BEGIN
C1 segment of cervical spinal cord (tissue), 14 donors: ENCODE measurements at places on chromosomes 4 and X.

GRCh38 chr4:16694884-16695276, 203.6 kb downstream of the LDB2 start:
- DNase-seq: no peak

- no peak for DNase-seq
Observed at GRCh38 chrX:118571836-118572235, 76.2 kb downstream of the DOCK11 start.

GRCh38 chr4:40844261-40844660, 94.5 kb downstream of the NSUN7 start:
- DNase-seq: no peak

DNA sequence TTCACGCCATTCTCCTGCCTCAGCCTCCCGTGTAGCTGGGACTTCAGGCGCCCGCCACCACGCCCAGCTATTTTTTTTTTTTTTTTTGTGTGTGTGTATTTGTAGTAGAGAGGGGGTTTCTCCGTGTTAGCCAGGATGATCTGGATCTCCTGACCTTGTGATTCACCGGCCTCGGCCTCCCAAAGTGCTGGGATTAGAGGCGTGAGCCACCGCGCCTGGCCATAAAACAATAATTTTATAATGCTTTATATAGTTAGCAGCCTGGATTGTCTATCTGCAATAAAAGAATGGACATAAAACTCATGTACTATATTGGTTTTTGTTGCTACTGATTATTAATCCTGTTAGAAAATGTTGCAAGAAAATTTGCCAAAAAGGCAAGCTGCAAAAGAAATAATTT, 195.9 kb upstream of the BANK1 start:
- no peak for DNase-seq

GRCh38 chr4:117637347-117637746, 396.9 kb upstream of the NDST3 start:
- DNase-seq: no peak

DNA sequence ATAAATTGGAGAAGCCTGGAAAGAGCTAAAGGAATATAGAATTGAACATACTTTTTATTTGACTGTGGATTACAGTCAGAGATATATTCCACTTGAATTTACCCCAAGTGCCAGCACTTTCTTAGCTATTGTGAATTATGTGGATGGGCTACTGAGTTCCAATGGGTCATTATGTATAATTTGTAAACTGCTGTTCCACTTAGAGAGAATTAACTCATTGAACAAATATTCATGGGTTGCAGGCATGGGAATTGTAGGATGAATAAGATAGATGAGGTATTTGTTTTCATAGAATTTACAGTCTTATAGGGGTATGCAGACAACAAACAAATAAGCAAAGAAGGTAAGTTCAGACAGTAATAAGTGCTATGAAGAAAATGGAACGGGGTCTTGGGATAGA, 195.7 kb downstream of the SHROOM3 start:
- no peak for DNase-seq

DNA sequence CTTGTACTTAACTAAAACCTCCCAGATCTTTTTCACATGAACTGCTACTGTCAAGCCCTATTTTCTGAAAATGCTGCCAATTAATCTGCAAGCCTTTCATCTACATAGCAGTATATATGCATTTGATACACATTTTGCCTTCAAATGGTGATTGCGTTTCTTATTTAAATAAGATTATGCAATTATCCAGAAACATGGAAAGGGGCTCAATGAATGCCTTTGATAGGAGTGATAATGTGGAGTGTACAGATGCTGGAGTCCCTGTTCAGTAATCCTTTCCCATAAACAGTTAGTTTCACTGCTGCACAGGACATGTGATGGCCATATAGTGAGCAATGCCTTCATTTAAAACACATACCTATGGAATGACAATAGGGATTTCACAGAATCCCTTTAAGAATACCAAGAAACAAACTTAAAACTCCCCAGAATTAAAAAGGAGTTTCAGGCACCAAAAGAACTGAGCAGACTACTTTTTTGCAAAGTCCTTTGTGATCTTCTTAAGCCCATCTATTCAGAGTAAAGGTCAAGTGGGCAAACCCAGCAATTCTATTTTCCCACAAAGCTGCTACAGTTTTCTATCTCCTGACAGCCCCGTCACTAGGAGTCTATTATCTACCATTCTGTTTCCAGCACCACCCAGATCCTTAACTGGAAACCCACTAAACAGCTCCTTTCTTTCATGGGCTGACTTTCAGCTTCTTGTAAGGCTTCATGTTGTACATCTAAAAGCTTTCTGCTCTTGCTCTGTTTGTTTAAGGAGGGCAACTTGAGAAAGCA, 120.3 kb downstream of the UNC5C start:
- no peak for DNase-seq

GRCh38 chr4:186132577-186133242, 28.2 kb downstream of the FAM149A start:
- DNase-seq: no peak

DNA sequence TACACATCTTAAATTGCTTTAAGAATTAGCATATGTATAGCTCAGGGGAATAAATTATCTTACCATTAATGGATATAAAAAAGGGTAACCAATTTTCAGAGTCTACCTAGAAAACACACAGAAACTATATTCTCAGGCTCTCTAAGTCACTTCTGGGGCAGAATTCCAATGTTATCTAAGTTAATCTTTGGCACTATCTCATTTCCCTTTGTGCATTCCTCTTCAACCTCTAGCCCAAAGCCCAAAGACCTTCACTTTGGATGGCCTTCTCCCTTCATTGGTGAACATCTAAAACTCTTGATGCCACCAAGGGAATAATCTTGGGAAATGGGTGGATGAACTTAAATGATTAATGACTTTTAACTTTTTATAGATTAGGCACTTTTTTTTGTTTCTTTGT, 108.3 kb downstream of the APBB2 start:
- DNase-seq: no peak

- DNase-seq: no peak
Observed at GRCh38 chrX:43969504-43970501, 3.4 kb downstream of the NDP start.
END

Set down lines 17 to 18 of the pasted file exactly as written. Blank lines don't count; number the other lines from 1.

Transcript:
- DNase-seq: no peak

DNA sequence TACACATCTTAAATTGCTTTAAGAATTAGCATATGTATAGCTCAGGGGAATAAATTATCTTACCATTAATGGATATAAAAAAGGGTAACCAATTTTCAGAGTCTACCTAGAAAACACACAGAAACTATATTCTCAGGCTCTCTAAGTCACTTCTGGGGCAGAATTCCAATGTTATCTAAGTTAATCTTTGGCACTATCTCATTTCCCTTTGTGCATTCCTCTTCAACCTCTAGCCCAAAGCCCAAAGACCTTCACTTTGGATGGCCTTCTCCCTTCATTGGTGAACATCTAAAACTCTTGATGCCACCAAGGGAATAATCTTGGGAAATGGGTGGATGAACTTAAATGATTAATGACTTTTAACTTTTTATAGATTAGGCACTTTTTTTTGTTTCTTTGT, 108.3 kb downstream of the APBB2 start: